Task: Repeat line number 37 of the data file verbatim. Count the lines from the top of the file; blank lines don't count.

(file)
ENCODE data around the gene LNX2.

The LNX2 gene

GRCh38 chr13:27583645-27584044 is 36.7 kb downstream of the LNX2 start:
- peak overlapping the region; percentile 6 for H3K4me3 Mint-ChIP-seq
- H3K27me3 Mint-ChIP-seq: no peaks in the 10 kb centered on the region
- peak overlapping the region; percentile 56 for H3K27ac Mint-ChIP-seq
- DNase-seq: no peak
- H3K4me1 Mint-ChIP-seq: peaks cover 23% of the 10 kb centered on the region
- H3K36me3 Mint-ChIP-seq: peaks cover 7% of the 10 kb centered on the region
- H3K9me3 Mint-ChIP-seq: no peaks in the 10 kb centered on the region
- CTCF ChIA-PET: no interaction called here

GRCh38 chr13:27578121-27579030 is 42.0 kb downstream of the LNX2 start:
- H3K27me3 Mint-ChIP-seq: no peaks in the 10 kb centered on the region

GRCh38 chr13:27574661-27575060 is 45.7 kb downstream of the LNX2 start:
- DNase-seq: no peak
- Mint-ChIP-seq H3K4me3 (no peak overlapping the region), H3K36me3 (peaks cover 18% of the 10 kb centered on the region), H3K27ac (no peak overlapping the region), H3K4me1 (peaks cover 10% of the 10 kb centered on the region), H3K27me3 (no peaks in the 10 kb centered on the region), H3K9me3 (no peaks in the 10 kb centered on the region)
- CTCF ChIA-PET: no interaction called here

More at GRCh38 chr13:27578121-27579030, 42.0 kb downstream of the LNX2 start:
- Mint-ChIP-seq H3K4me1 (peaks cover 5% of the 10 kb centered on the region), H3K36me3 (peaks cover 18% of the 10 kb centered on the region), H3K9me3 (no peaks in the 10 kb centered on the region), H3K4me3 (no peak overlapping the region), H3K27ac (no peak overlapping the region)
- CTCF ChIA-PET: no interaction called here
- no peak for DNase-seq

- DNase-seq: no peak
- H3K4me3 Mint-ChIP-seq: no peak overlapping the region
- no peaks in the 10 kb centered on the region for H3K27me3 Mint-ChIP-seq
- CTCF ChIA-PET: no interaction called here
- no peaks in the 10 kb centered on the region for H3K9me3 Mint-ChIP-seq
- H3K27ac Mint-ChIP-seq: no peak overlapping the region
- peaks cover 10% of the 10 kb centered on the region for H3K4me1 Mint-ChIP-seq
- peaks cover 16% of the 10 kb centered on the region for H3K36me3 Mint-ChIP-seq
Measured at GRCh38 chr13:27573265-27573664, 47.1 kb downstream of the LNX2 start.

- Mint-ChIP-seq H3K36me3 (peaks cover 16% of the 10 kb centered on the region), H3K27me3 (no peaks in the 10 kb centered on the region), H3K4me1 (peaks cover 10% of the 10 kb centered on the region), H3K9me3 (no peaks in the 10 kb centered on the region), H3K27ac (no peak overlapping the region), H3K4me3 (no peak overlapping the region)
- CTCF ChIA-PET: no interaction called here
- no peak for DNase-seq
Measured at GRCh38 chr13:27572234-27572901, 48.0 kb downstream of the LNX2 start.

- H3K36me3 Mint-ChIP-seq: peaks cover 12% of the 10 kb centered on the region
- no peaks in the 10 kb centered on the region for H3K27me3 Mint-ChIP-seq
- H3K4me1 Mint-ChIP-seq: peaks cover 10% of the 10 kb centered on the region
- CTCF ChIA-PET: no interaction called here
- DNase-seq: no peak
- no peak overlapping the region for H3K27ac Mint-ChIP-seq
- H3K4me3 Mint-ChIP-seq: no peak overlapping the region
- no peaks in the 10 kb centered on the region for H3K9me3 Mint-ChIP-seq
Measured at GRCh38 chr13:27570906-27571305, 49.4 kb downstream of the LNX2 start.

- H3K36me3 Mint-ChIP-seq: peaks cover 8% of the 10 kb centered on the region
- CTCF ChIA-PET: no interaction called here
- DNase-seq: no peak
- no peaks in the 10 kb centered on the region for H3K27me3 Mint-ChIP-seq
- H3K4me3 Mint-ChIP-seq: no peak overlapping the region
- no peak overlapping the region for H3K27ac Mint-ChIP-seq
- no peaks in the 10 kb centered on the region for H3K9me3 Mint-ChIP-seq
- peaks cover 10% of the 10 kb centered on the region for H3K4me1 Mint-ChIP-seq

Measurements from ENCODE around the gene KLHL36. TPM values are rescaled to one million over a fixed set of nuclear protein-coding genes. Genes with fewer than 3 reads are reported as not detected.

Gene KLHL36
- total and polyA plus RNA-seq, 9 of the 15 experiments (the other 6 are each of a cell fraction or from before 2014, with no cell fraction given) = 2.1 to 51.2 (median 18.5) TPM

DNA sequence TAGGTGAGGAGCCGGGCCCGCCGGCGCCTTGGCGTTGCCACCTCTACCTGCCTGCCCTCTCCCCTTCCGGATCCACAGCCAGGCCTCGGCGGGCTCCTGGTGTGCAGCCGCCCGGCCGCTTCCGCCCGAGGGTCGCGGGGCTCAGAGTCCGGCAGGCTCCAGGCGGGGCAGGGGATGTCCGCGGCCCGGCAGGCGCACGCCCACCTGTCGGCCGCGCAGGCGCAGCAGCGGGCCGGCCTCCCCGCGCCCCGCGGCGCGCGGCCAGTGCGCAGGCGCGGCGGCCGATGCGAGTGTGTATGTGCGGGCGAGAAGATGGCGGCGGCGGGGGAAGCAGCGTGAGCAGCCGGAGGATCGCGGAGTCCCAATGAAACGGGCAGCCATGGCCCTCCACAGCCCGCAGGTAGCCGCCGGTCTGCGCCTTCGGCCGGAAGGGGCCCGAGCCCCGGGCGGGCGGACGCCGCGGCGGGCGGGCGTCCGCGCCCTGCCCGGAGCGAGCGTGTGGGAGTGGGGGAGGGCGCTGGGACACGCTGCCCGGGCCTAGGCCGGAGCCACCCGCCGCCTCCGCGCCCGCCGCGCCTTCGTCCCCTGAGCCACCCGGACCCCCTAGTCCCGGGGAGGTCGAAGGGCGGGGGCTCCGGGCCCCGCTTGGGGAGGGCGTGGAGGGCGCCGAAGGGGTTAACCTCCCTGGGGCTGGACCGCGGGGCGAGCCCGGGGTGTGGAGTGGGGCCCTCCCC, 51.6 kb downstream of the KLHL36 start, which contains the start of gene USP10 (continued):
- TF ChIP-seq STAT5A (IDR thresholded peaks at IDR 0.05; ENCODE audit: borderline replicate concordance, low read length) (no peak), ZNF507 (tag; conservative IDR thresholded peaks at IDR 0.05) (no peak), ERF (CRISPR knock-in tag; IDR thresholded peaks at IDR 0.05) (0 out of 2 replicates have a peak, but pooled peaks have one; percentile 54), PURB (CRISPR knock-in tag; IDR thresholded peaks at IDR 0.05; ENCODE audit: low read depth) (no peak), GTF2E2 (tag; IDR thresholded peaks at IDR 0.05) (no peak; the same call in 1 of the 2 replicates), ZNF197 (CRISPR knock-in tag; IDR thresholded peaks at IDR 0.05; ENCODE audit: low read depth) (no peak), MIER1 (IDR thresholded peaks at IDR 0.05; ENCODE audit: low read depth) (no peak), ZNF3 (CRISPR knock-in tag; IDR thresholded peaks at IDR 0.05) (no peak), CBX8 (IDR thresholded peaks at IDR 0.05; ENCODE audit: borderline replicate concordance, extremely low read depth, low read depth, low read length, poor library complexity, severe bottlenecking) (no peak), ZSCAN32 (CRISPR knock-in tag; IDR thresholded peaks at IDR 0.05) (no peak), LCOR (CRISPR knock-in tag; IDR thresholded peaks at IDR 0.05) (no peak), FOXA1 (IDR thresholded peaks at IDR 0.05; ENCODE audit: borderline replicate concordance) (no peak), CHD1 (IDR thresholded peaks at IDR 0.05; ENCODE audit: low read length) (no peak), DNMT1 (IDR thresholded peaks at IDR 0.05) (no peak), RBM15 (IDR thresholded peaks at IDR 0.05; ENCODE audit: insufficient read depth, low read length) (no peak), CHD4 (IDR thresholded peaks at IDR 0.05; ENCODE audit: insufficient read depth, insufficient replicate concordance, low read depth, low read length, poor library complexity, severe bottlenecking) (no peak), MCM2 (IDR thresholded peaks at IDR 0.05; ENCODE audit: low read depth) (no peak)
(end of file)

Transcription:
- H3K4me1 Mint-ChIP-seq: peaks cover 10% of the 10 kb centered on the region